Acceptance testing as a production necessity

All programmers are optimists. Perhaps, this modern kind of witchcraft is especially attractive for those who believe in happy endings and good fairies. Perhaps hundreds of failures repel everyone except those who are used to focusing on the ultimate goal. Or maybe it’s just that computers and programmers are young and optimism is inherent in youth. Anyway, the result is one thing: “This time it will definitely go! Or: “I have just detected the last mistake! , F.Brooks

I can’t count how many times my colleagues and I have stumbled upon the problem Brooks described. Recently, there has been a useful habit of stopping and thinking about what you’re doing. It’s not like throwing a checker at the top of the list. Probably 7 years in software development push on new schemes of perception of problems. I want this post to be a beacon, which will make you think about how to do it right at the right time, without rush.

I chose 3 practical tasks that each developer was likely to face. Many of the developers did these tasks and were as lazy as I was, to first come up with a way to measure the success of the task. Before I start, I have to answer the question: “How can I know that I did everything right? About everything in order.

  • DB migration
    Everyone’s been migrating from the old database to the new one. As usual, this process is built in an ideal world? We study the database schema, the connections in the tables, write the migration script and run it. Then the data are in the new database and the old one can be disabled.

Recently, on the project, which we got from another team, we made a migration from MSSQL to Couchbase. The whole project was reworked under NoSQL for the purpose of simple scalability. Migration from a relational database to NoSQL is not such a simple procedure, as the data structure and the very concept of links change. As a result, a lot of data was lost, including payments from users, gifts and accounts purchased. It turned out that there were errors in migrations only when the system was released. There were about 500,000 active users in the database, so QA couldn’t do a full manual check with the right quality.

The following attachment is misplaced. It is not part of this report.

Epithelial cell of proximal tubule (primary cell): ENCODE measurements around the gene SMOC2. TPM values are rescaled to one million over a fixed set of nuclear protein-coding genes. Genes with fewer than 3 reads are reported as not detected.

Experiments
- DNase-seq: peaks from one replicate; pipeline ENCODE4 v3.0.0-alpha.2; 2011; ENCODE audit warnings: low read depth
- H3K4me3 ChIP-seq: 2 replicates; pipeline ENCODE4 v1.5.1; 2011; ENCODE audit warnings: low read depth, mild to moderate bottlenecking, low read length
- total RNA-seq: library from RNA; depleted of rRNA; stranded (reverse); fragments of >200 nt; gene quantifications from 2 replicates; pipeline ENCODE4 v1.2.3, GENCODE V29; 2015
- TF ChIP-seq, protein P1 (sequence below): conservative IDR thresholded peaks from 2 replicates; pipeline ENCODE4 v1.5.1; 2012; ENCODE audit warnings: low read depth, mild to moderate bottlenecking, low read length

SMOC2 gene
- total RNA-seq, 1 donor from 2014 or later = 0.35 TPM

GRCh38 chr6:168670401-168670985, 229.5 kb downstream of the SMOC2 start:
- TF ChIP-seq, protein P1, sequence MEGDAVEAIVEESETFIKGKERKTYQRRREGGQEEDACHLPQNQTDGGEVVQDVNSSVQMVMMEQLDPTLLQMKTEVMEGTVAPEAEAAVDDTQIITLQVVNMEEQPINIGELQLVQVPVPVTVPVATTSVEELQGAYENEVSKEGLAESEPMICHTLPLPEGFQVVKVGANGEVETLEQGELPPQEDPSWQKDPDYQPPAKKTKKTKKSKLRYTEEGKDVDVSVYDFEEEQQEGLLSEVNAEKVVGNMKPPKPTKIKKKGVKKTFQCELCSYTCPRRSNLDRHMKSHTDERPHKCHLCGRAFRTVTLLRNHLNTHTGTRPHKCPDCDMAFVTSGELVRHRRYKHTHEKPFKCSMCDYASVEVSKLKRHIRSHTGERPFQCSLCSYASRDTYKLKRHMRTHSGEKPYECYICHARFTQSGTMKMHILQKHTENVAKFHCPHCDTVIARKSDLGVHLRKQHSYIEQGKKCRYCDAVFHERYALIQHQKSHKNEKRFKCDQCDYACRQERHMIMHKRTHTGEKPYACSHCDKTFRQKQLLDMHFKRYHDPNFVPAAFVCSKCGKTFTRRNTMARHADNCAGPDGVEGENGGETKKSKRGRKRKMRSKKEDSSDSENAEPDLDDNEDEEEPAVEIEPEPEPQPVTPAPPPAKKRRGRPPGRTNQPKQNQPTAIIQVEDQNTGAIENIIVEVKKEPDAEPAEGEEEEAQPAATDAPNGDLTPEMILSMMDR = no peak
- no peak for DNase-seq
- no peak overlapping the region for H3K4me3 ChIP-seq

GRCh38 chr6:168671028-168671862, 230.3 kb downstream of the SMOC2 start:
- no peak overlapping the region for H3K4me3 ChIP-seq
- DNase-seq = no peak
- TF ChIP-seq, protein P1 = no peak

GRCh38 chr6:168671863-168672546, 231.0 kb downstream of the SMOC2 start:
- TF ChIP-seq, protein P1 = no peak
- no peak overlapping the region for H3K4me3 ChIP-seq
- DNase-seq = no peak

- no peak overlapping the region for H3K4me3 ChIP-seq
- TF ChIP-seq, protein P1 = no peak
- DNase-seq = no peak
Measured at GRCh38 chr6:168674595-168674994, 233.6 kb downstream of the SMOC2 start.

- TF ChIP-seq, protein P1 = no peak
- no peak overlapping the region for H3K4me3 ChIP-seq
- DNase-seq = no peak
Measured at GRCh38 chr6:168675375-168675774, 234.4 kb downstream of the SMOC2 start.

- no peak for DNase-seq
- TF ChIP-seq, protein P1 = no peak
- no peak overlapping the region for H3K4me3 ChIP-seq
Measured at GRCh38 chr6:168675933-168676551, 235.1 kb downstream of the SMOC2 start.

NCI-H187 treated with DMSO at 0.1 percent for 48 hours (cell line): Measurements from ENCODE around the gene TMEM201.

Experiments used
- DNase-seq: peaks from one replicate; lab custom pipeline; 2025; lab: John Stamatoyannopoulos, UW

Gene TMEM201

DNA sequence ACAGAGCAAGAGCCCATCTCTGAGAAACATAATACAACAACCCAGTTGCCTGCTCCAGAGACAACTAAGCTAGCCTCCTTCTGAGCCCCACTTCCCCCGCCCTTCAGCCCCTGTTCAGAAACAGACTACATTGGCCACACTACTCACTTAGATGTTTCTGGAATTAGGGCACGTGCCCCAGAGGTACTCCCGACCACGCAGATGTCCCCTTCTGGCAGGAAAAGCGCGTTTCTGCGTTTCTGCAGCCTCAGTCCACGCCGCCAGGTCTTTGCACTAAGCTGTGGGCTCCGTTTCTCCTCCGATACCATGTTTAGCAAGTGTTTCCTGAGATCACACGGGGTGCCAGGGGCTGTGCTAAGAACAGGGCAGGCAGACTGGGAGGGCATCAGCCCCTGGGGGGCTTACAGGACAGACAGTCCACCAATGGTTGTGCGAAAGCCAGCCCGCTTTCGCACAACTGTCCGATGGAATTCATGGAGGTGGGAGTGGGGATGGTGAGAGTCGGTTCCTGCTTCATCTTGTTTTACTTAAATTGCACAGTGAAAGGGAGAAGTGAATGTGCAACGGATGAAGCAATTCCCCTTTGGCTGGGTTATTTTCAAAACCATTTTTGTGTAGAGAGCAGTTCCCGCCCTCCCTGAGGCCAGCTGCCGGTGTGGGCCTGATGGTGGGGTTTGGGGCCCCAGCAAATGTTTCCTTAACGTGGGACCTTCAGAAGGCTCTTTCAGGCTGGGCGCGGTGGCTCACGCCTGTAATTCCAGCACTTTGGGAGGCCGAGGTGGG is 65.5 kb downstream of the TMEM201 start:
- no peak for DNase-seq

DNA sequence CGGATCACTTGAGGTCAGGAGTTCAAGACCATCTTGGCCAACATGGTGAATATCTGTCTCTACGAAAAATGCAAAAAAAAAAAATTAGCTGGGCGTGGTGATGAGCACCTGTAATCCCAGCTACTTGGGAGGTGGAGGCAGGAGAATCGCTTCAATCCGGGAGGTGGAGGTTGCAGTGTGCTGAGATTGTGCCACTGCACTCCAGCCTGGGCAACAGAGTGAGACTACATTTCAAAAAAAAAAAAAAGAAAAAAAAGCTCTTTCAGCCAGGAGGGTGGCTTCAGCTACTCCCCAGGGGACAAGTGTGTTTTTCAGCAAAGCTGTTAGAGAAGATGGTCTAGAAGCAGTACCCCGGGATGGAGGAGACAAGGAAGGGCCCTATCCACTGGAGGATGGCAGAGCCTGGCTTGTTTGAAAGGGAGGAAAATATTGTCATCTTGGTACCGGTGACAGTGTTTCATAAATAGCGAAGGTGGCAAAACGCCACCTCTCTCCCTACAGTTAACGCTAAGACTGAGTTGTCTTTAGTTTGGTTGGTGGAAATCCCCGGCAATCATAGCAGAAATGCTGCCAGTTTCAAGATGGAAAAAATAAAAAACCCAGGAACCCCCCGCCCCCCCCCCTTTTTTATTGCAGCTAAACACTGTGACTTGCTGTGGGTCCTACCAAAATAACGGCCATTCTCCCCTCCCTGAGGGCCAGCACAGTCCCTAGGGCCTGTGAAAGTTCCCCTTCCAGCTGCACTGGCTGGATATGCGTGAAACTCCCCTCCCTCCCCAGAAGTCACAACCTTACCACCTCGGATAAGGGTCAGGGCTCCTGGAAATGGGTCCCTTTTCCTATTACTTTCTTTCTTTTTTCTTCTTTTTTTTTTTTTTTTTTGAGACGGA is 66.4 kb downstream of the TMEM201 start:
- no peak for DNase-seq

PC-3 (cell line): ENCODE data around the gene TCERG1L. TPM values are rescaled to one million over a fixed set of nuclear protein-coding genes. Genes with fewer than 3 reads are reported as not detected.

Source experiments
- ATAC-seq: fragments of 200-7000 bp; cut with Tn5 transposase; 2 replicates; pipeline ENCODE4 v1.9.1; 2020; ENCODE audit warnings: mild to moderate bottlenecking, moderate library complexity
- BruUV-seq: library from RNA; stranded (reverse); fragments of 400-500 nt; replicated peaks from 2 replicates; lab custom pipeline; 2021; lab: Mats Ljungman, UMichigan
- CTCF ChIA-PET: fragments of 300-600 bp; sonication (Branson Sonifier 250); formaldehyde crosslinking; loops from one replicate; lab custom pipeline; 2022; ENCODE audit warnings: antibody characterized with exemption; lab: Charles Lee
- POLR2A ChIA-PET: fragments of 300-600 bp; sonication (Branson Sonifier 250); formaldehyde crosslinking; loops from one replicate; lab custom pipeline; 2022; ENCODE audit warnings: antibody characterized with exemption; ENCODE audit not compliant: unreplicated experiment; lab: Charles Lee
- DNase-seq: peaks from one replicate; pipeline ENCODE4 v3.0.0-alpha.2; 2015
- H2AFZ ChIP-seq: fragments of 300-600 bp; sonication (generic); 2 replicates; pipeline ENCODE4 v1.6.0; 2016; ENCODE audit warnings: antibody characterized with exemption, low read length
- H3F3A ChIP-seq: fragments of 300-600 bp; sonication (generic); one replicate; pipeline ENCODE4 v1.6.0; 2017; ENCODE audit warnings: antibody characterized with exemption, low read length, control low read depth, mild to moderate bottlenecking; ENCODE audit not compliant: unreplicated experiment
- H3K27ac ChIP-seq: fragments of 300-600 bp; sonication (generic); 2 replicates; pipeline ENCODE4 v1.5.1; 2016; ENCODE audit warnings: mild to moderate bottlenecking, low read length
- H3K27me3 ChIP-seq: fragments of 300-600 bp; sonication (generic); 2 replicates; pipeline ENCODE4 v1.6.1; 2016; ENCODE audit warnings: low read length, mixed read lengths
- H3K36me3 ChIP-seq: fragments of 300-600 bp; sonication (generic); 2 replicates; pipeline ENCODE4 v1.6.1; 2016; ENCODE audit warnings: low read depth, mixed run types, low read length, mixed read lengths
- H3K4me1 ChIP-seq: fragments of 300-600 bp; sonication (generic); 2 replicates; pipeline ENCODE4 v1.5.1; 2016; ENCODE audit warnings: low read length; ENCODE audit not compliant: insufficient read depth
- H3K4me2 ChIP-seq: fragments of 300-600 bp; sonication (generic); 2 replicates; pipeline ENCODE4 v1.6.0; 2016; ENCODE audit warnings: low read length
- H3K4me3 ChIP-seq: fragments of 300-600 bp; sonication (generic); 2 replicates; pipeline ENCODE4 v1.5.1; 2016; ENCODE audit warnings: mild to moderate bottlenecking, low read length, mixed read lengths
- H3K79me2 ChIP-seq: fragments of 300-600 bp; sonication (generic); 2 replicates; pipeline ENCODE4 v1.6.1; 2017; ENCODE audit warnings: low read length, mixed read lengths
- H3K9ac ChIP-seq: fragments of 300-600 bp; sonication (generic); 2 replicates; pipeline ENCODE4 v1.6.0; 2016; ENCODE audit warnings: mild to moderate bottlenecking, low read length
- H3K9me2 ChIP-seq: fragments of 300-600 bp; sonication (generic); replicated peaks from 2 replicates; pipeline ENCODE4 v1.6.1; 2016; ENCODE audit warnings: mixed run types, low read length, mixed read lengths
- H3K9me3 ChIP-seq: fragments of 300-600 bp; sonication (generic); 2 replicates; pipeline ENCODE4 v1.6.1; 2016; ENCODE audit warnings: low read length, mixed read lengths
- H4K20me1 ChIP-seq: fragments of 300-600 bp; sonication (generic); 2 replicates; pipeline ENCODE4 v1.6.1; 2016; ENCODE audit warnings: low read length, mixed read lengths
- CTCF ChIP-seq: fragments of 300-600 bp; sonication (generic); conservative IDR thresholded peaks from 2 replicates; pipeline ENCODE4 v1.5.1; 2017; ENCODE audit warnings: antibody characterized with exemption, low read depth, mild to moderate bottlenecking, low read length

How should the migration go? First, we have a new empty database and we need to determine how we will understand that the new database has all the data and connections from the past? This is a non-trivial task, but without solving it, what are we doing? We hope for good luck!

  • data processing and denormalization
    One of the projects I recently described had the following problem in its evolution. The data comes through replication from an external database. These data should be sent via triggers to the DBMS queue, processed, sent to the RabbitMQ queue, and finally saved to denormalized tables. In the course of the project development many nuances appeared. For example, the trigger may not have worked and sent some change to the queue. An error may have occurred while processing the change from the queue. Any mistake gave an incorrect picture for analysts.

Only 3 months after the start of the project were the procedures created that could determine the completeness and correctness of the data transfer. How was it necessary to do it? It was necessary to define and implement these procedures from the very beginning, to type in numbers and metrics to measure the quality of the transfer, and then to deal with the transfer.

  • Crawling
    The history of data crawling in one of the projects is very instructive for me. At first, one team fought for the completeness and accuracy of data crawling for almost a year. Then our team took the project and only after 4 months of development were created analyzers that showed the lags of crawling, its completeness and accuracy.

What was it like to do? First, we should set up monitoring of sources, set up indicators of completeness and quality of data, and then start crawling. At the very least, we should do it in parallel.

General conclusion

There are many stories like this that can be remembered. I am sure that each of you can remember a couple of projects, where the hope for good luck from the first call broke and forced to do well. What do these stories have in common? I think the conclusions about how Acceptance testing should have been reminiscent of. The approach itself is a TDD in the scale of a big task, not a separate module, like an ATDD.

Someone uses Fitness, Selenium with Cucumber and so on to describe the acceptance test before implementing the functionality. Perhaps, in your case you need special projects on collecting and analyzing the necessary data.

Next time, before you start doing something, I suggest you stop and answer the question for yourself and the customer: “How will we understand that we have achieved the necessary results with the necessary quality? How can we measure that we do the system/module/algorithm better than worse? Having answered these questions, we will lay the foundation for effective work.